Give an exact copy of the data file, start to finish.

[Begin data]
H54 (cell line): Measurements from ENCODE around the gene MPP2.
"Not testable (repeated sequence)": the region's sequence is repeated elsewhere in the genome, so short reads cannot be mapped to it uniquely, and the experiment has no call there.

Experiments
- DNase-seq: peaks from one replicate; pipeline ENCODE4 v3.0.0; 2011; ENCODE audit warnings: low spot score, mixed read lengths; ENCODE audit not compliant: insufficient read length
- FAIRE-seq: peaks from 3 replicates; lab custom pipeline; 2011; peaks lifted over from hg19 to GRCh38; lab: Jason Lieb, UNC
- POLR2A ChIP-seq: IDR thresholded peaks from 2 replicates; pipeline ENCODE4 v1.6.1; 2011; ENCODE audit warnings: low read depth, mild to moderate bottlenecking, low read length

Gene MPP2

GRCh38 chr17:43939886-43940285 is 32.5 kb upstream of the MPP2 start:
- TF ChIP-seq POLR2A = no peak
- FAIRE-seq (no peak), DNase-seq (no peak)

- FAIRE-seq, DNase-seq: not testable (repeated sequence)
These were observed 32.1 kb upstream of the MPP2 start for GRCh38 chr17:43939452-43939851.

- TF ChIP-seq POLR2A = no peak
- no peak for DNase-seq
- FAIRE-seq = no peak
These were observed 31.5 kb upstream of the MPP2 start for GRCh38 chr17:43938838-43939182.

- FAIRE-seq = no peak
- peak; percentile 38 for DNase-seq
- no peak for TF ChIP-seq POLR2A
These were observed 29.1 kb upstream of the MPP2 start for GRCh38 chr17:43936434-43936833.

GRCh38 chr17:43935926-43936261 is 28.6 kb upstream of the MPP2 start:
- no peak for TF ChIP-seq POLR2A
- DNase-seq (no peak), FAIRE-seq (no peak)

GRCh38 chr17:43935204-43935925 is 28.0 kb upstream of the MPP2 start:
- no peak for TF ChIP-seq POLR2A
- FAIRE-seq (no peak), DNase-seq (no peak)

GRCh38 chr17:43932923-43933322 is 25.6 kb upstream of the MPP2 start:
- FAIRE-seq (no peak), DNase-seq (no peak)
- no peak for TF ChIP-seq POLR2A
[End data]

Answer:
H54 (cell line): Measurements from ENCODE around the gene MPP2.
"Not testable (repeated sequence)": the region's sequence is repeated elsewhere in the genome, so short reads cannot be mapped to it uniquely, and the experiment has no call there.

Experiments
- DNase-seq: peaks from one replicate; pipeline ENCODE4 v3.0.0; 2011; ENCODE audit warnings: low spot score, mixed read lengths; ENCODE audit not compliant: insufficient read length
- FAIRE-seq: peaks from 3 replicates; lab custom pipeline; 2011; peaks lifted over from hg19 to GRCh38; lab: Jason Lieb, UNC
- POLR2A ChIP-seq: IDR thresholded peaks from 2 replicates; pipeline ENCODE4 v1.6.1; 2011; ENCODE audit warnings: low read depth, mild to moderate bottlenecking, low read length

Gene MPP2

GRCh38 chr17:43939886-43940285 is 32.5 kb upstream of the MPP2 start:
- TF ChIP-seq POLR2A = no peak
- FAIRE-seq (no peak), DNase-seq (no peak)

- FAIRE-seq, DNase-seq: not testable (repeated sequence)
These were observed 32.1 kb upstream of the MPP2 start for GRCh38 chr17:43939452-43939851.

- TF ChIP-seq POLR2A = no peak
- no peak for DNase-seq
- FAIRE-seq = no peak
These were observed 31.5 kb upstream of the MPP2 start for GRCh38 chr17:43938838-43939182.

- FAIRE-seq = no peak
- peak; percentile 38 for DNase-seq
- no peak for TF ChIP-seq POLR2A
These were observed 29.1 kb upstream of the MPP2 start for GRCh38 chr17:43936434-43936833.

GRCh38 chr17:43935926-43936261 is 28.6 kb upstream of the MPP2 start:
- no peak for TF ChIP-seq POLR2A
- DNase-seq (no peak), FAIRE-seq (no peak)

GRCh38 chr17:43935204-43935925 is 28.0 kb upstream of the MPP2 start:
- no peak for TF ChIP-seq POLR2A
- FAIRE-seq (no peak), DNase-seq (no peak)

GRCh38 chr17:43932923-43933322 is 25.6 kb upstream of the MPP2 start:
- FAIRE-seq (no peak), DNase-seq (no peak)
- no peak for TF ChIP-seq POLR2A